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Pandas: Split the specified dataframe into groups, group by month and year based on order date and find the total purchase amount year wise, month wise

Pandas Grouping and Aggregating: Split-Apply-Combine Exercise-12 with Solution

Write a Pandas program to split the following dataframe into groups, group by month and year based on order date and find the total purchase amount year wise, month wise.

Test Data:

    ord_no  purch_amt    ord_date  customer_id  salesman_id
0    70001     150.50  05-10-2012         3001         5002
1    70009     270.65  09-10-2012         3001         5005
2    70002      65.26  05-10-2012         3005         5001
3    70004     110.50  08-17-2012         3001         5003
4    70007     948.50  10-09-2012         3005         5002
5    70005    2400.60  07-27-2012         3001         5001
6    70008    5760.00  10-09-2012         3005         5001
7    70010    1983.43  10-10-2012         3001         5006
8    70003    2480.40  10-10-2012         3005         5003
9    70012     250.45  06-17-2012         3001         5002
10   70011      75.29  07-08-2012         3005         5007
11   70013    3045.60  04-25-2012         3005         5001

Sample Solution:

Python Code :

import pandas as pd
pd.set_option('display.max_rows', None)
#pd.set_option('display.max_columns', None)
df = pd.DataFrame({
'ord_no':[70001,70009,70002,70004,70007,70005,70008,70010,70003,70012,70011,70013],
'purch_amt':[150.5,270.65,65.26,110.5,948.5,2400.6,5760,1983.43,2480.4,250.45, 75.29,3045.6],
'ord_date': ['05-10-2012','09-10-2012','05-10-2013','08-17-2013','10-09-2013','07-27-2014','10-09-2012','10-10-2012','10-10-2012','06-17-2014','07-08-2012','04-25-2012'],
'customer_id':[3001,3001,3005,3001,3005,3001,3005,3001,3005,3001,3005,3005],
'salesman_id': [5002,5005,5001,5003,5002,5001,5001,5006,5003,5002,5007,5001]})
print("Original Orders DataFrame:")
print(df)
df['ord_date']= pd.to_datetime(df['ord_date']) 
print("\nYear wise Month wise purchase amount:")
result = df.groupby([df['ord_date'].dt.year, df['ord_date'].dt.month]).agg({'purch_amt':sum})
print(result)

Sample Output:

Original Orders DataFrame:
    ord_no  purch_amt    ord_date  customer_id  salesman_id
0    70001     150.50  05-10-2012         3001         5002
1    70009     270.65  09-10-2012         3001         5005
2    70002      65.26  05-10-2013         3005         5001
3    70004     110.50  08-17-2013         3001         5003
4    70007     948.50  10-09-2013         3005         5002
5    70005    2400.60  07-27-2014         3001         5001
6    70008    5760.00  10-09-2012         3005         5001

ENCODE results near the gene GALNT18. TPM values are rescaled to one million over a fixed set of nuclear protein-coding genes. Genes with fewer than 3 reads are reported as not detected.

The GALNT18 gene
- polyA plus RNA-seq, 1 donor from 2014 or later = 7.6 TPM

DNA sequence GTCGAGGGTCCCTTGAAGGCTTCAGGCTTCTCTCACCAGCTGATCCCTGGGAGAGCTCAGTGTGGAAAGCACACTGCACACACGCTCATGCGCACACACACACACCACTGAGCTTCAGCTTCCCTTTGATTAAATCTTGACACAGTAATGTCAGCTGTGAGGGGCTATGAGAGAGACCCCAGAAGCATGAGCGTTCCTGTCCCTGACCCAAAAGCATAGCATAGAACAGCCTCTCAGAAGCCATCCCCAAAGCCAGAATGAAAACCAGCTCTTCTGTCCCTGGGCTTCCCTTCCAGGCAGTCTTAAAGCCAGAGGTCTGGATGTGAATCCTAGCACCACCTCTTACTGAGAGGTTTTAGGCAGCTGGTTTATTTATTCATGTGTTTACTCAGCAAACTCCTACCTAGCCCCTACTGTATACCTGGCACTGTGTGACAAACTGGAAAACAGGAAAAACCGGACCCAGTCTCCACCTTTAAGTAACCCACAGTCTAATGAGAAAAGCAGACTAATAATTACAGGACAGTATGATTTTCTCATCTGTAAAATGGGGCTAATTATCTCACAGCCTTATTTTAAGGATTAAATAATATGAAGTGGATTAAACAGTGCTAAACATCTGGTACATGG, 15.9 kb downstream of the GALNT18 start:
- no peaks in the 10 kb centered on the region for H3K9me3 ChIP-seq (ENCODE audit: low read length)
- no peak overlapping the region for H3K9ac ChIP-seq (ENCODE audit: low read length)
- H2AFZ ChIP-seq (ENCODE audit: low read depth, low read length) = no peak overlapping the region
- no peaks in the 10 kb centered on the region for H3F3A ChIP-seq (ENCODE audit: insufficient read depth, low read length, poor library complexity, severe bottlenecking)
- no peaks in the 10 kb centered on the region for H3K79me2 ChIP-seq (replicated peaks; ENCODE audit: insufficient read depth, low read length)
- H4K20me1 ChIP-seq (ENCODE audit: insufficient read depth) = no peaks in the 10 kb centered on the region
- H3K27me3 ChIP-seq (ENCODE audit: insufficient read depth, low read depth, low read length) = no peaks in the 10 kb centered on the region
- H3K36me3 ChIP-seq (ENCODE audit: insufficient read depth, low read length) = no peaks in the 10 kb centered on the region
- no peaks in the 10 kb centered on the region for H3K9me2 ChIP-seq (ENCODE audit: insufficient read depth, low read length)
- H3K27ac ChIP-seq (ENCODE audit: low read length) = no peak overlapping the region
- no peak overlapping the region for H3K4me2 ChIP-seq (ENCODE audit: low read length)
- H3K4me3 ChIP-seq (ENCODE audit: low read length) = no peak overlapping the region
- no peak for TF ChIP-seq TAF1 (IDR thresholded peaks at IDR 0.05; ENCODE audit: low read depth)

7    70010    1983.43  10-10-2012         3001         5006
8    70003    2480.40  10-10-2012         3005         5003
9    70012     250.45  06-17-2014         3001         5002
10   70011      75.29  07-08-2012         3005         5007
11   70013    3045.60  04-25-2012         3005         5001

Year wise Month wise purchase amount:
                   purch_amt
ord_date ord_date           
2012     4           3045.60
         5            150.50
         7             75.29
         9            270.65
         10         10223.83
2013     5             65.26
         8            110.50
         10           948.50
2014     6            250.45
         7           2400.60

Python Code Editor:


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Python: Tips of the Day

Understanding slice notation:

It's pretty simple really:

a[start:stop]  # items start through stop-1
a[start:]      # items start through the rest of the array
a[:stop]       # items from the beginning through stop-1
a[:]           # a copy of the whole array

There is also the step value, which can be used with any of the above:

a[start:stop:step] # start through not past stop, by step

The key point to remember is that the :stop value represents the first value that is not in the selected slice. So, the difference between stop and start is the number of elements selected (if step is 1, the default).

The other feature is that start or stop may be a negative number, which means it counts from the end of the array instead of the beginning. So:

a[-1]    # last item in the array
a[-2:]   # last two items in the array
a[:-2]   # everything except the last two items

Similarly, step may be a negative number:

a[::-1]    # all items in the array, reversed
a[1::-1]   # the first two items, reversed
a[:-3:-1]  # the last two items, reversed
a[-3::-1]  # everything except the last two items, reversed

Python is kind to the programmer if there are fewer items than you ask for. For example, if you ask for a[:-2] and a only contains one element, you get an empty list instead of an error. Sometimes you would prefer the error, so you have to be aware that this may happen.

Relation to slice() object

The slicing operator [] is actually being used in the above code with a slice() object using the : notation (which is only valid within []), i.e.:

a[start:stop:step]

is equivalent to:

a[slice(start, stop, step)]

Slice objects also behave slightly differently depending on the number of arguments, similarly to range(), i.e. both slice(stop) and slice(start, stop[, step]) are supported. To skip specifying a given argument, one might use None, so that e.g. a[start:] is equivalent to a[slice(start, None)] or a[::-1] is equivalent to a[slice(None, None, -1)].

While the : -based notation is very helpful for simple slicing, the explicit use of slice() objects simplifies the programmatic generation of slicing.

Ref: https://bit.ly/2MHaTp7